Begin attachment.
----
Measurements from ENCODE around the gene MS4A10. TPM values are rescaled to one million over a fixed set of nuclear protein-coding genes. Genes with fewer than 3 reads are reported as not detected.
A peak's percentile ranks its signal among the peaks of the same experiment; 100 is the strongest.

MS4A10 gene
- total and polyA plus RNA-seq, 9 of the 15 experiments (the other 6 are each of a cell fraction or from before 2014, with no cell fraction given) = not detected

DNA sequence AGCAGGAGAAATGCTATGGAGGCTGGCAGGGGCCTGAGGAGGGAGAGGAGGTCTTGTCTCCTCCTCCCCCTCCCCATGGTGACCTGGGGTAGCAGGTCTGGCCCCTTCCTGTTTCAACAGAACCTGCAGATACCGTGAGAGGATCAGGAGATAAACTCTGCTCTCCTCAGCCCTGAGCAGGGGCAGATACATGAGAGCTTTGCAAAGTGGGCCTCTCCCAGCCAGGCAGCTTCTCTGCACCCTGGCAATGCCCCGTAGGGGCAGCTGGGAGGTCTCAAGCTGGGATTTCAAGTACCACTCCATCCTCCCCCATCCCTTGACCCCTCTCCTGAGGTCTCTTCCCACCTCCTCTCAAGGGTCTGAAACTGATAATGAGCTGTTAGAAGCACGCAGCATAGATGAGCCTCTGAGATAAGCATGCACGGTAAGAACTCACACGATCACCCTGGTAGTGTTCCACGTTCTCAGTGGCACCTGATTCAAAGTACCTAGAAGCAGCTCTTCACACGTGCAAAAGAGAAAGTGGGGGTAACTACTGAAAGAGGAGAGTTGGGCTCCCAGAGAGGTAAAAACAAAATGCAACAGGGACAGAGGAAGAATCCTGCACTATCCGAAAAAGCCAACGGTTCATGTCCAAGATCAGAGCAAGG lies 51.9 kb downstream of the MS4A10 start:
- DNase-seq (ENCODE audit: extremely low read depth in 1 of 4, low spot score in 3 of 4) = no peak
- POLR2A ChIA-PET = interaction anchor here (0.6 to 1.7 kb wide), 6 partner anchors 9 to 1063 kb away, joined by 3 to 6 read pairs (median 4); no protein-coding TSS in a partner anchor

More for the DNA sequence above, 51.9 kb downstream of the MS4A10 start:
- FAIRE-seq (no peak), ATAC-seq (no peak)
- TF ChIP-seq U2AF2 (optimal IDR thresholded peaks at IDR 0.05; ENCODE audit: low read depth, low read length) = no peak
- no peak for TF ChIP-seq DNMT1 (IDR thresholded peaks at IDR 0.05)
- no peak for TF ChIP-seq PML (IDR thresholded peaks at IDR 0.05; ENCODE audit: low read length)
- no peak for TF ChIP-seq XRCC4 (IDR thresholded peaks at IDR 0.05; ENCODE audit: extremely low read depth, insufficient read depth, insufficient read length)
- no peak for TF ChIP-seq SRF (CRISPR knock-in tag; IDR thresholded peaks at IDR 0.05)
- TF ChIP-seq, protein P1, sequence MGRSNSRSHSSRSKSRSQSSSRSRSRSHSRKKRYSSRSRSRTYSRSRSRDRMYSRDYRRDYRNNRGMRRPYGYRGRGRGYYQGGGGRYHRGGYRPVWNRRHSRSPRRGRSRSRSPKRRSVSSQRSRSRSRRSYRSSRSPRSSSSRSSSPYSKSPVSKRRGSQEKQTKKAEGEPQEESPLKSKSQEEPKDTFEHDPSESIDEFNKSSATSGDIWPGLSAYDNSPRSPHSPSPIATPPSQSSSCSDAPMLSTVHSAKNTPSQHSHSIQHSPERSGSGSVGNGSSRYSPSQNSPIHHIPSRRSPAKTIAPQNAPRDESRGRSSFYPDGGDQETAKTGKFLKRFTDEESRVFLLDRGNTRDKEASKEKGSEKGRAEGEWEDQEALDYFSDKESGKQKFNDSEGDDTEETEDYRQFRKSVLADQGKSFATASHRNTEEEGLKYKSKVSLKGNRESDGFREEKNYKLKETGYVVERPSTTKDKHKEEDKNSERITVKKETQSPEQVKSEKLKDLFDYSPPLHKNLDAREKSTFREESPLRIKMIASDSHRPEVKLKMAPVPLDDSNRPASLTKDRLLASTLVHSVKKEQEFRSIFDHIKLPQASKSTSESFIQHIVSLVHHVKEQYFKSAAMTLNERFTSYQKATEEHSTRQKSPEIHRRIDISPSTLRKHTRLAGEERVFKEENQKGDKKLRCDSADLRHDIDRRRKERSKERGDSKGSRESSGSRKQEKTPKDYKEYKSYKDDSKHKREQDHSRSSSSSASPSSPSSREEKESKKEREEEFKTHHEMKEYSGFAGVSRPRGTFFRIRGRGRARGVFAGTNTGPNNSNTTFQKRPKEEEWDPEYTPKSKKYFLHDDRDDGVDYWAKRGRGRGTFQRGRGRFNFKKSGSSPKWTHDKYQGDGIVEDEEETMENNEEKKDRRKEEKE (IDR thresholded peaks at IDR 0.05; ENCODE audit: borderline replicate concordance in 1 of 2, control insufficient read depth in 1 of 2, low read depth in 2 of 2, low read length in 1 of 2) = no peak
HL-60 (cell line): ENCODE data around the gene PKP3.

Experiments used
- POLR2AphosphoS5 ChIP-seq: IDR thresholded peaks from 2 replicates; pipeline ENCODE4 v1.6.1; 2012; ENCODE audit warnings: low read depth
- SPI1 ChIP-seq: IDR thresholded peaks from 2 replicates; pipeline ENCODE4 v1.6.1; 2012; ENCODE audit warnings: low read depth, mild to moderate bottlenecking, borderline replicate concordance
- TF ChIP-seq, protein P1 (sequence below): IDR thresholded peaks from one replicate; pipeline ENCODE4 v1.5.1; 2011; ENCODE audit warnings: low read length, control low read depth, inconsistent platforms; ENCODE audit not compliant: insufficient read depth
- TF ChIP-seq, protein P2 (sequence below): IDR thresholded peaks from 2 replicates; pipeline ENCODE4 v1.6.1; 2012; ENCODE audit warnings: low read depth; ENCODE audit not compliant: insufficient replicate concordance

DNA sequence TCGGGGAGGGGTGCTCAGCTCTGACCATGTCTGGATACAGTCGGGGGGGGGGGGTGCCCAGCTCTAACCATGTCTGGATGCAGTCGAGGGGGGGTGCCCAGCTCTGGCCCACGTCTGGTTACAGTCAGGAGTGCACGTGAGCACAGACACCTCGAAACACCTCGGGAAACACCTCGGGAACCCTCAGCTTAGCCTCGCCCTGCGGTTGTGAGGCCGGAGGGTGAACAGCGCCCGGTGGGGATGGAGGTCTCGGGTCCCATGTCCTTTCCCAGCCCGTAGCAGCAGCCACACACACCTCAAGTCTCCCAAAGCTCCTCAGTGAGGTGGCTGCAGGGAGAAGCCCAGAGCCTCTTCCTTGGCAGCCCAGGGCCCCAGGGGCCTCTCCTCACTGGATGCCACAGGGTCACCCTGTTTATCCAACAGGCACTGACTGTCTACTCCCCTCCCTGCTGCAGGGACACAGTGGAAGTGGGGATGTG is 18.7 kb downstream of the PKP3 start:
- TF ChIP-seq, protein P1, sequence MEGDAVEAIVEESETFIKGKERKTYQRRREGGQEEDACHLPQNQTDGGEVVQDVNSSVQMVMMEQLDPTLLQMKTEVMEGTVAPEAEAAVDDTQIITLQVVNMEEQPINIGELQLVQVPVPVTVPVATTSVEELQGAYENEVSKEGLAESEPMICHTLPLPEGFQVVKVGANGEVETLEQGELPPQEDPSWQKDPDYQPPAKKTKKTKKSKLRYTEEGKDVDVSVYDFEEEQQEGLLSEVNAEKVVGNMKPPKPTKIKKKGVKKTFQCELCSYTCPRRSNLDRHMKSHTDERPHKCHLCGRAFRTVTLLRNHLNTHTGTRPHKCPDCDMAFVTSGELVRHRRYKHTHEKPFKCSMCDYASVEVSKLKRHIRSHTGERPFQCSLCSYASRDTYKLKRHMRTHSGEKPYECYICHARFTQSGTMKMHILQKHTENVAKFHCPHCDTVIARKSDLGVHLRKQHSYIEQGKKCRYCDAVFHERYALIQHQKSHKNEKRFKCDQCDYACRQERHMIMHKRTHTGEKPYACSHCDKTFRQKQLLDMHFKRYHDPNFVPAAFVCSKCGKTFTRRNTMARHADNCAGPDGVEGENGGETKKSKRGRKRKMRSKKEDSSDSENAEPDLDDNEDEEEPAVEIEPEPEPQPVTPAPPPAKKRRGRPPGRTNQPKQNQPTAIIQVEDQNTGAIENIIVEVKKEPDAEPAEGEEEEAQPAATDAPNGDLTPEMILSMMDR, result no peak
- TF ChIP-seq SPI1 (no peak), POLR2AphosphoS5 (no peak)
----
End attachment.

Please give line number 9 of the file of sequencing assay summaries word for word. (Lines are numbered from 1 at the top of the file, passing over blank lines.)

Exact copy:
- FAIRE-seq (no peak), ATAC-seq (no peak)